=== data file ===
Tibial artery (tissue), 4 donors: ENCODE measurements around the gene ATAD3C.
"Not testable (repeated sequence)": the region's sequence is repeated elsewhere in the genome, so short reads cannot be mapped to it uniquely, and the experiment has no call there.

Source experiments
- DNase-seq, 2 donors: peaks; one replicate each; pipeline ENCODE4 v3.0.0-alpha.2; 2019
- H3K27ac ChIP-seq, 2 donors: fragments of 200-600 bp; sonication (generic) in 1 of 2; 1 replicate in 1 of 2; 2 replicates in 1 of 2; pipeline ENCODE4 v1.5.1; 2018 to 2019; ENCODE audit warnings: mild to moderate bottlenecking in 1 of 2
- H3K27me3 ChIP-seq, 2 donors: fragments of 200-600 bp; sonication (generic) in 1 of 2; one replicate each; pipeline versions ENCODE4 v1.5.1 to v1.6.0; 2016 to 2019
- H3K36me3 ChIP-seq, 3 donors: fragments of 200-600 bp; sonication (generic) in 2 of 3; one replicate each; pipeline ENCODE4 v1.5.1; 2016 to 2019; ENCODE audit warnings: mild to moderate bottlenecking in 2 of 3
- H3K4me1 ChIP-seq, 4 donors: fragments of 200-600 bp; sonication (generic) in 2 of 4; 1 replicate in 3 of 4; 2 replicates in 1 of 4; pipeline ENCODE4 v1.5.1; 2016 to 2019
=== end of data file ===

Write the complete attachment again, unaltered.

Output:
Tibial artery (tissue), 4 donors: ENCODE measurements around the gene ATAD3C.
"Not testable (repeated sequence)": the region's sequence is repeated elsewhere in the genome, so short reads cannot be mapped to it uniquely, and the experiment has no call there.

Source experiments
- DNase-seq, 2 donors: peaks; one replicate each; pipeline ENCODE4 v3.0.0-alpha.2; 2019
- H3K27ac ChIP-seq, 2 donors: fragments of 200-600 bp; sonication (generic) in 1 of 2; 1 replicate in 1 of 2; 2 replicates in 1 of 2; pipeline ENCODE4 v1.5.1; 2018 to 2019; ENCODE audit warnings: mild to moderate bottlenecking in 1 of 2
- H3K27me3 ChIP-seq, 2 donors: fragments of 200-600 bp; sonication (generic) in 1 of 2; one replicate each; pipeline versions ENCODE4 v1.5.1 to v1.6.0; 2016 to 2019
- H3K36me3 ChIP-seq, 3 donors: fragments of 200-600 bp; sonication (generic) in 2 of 3; one replicate each; pipeline ENCODE4 v1.5.1; 2016 to 2019; ENCODE audit warnings: mild to moderate bottlenecking in 2 of 3
- H3K4me1 ChIP-seq, 4 donors: fragments of 200-600 bp; sonication (generic) in 2 of 4; 1 replicate in 3 of 4; 2 replicates in 1 of 4; pipeline ENCODE4 v1.5.1; 2016 to 2019